Confusion marks US role in north-eastern Syria

The oil idea especially appealed to Trump who likes transactional foreign policy.

US President Donald Trump continues to muddy the waters on the policy of the United States in north-eastern Syria.

Trump pulled US troops out of border regions of north-eastern Syria in October, immediately after a phone call with Turkish President Recep Tayyip Erdogan. This allowed Turkish troops and their Syrian allies to occupy the area, kill more than 100 Kurdish fighters and civilians and cause the flight of more than 100,000 Kurds. Still, Trump said he was determined to withdraw all 1,000 US troops from the country.

That policy elicited widespread criticism in the United States, even among his congressional Republican allies and evangelical Christian supporters.

US Defence Department officials, civilians and military alike, who were not consulted about his decision, were especially angry since it meant abandoning the United States’ Syrian Kurdish allies who had taken the brunt of the casualties in the anti-Islamic State (ISIS) campaign and because of the concern that without a US military presence in the area, ISIS could rebound.

Hence, there was considerable pushback from the Pentagon, so much so that Trump agreed to keep about 600 troops in north-eastern Syria, south of the area under Turkish control. This idea was apparently sold to Trump as a way of holding on to the oil fields in the Deir ez-Zor region, which are in an area controlled by the Kurdish-led Syrian Democratic Forces (SDF).

The oil idea especially appealed to Trump, who likes transactional foreign policy. He initially made comments to the effect that the revenues from the fields would accrue to the United States but Pentagon officials “clarified” his remarks to say the objective would be to keep the oil fields out of ISIS’s hands, with revenues from the fields used to support the SDF.

The policy was refined further when Chairman of the Joint Chiefs of Staff US Army General Mark Milley stated on US television November 10 that the 600 US troops would be used primarily to ensure “the enduring defeat of ISIS.”

Milley stressed that “there are still ISIS fighters in the region and unless pressure is maintained… there’s a very real possibility that conditions could be set” for ISIS’s re-emergence.

That protecting the oil fields would be a secondary objective was underscored by US Navy Rear-Admiral William Byrne, vice-director of the Joint Staff, who said: "The mission is the defeat of ISIS. The securing of the oil fields is a subordinate task to that mission and the purpose of that task is to deny ISIS the revenues from that oil infrastructure."

However, Trump, during his news conference with Erdogan November 13, said the sole purpose of the US troop presence in north-eastern Syria was to protect the oil. He stated: "We're keeping the oil. We have the oil. The oil is secure. We left troops behind only for the oil.”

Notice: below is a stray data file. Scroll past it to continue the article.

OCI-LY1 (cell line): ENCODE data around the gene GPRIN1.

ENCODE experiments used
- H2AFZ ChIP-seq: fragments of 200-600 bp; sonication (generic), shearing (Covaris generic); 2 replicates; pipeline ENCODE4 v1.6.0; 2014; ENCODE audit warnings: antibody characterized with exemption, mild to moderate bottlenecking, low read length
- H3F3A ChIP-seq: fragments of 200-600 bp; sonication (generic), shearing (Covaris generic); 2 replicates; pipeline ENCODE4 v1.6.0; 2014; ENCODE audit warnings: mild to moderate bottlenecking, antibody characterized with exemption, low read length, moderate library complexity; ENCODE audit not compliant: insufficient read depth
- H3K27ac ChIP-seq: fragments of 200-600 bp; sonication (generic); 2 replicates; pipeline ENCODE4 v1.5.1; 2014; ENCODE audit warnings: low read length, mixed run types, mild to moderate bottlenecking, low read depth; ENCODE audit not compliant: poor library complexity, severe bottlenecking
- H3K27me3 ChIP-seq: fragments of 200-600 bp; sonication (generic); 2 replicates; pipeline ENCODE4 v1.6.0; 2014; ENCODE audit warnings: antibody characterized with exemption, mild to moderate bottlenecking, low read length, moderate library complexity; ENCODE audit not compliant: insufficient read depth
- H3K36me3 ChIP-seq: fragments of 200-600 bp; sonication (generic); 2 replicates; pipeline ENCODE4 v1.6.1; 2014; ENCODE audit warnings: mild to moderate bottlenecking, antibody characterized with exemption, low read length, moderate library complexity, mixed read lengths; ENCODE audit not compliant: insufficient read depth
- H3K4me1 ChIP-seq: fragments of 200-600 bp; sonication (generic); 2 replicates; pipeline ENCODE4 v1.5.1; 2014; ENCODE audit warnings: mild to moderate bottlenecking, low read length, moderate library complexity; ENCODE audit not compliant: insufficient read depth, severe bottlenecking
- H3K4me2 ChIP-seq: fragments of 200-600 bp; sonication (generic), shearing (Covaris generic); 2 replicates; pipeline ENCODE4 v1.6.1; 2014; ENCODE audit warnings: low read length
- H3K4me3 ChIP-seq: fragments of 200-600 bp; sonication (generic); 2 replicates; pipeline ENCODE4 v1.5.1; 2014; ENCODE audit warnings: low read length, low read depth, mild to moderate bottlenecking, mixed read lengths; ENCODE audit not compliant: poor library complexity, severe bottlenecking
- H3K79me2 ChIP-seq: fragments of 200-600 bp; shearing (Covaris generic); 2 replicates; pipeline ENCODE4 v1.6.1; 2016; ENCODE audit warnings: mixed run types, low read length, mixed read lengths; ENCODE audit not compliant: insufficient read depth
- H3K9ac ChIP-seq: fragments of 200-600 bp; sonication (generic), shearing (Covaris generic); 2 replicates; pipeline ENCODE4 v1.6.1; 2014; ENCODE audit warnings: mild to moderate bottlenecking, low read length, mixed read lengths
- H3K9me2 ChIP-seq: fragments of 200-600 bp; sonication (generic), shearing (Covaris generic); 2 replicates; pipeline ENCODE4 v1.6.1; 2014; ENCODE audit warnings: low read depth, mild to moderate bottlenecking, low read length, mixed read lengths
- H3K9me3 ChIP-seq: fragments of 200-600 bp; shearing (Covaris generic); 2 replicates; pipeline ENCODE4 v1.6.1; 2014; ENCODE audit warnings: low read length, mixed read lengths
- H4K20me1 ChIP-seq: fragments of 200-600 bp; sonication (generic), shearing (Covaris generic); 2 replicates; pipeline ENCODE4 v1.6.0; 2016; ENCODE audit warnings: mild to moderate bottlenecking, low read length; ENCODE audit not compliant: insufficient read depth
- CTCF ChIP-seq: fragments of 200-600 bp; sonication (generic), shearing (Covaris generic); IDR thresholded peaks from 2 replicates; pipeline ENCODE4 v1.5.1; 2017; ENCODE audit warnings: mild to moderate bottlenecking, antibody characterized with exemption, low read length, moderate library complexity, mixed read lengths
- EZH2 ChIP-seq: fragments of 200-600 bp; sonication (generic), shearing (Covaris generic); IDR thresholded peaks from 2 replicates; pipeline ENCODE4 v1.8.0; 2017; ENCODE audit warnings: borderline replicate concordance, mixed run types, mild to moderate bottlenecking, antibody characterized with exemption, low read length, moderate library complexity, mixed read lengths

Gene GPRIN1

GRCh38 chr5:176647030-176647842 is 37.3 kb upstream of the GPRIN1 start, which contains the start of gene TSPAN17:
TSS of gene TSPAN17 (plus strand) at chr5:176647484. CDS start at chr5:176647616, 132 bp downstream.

This comment caused a negative reaction. Not only did Trump appear to contradict the Pentagon, he also caused confusion among US allies in the anti-ISIS fight who were gathering in Washington. Unnamed diplomats said Trump’s comments sowed doubt that whatever agreements were struck with the United States could be reversed by his impulsivity.

It is possible Trump made the comments about protecting the oil as the sole US mission to assuage Erdogan that the United States would no longer be the protector of the SDF, whose Kurdish fighters Erdogan claims are terrorists. However, in doing so, he upended the Pentagon’s claim that it will continue to work with the SDF against ISIS. Undoubtedly, there will again be pushback from the Defence Department to Trump’s statements.

The new US policy leaves many unanswered questions. The SDF has sold oil to the Syrian government, so does that mean US officials will do to the same? If not, where and to whom will the oil be sold? Presumably, it could be sent by lorries to Iraq. However, under international law, oil in Syrian territory must be under the purview of the Syrian government. So, how does Washington square this circle?

Second, what about the more than 100,000 Syrian Kurdish refugees who fled, mostly to Iraq, during the Turkish invasion in October? Does the United States have a moral obligation to help them? It is certain that Erdogan does not want them to return to their former homes; instead, he is planning to resettle many Syrian Arab refugees in Turkey in that area to ensure that the Kurds cannot reconstitute their statelet there.

Finally, what about the SDF and the prison camps that it controls that are full of ISIS fighters and their families? Will part of the 600 US troops be deployed to these camps? Will those troops continue to support the SDF to root out ISIS cells?

Unfortunately, none of these questions have been answered, which is indicative of Trump’s confusing and erratic Syria policy.

Gregory Aftandilian is a lecturer at the Pardee School of Global Studies at Boston University and is a former U.S. State Department Middle East analyst.

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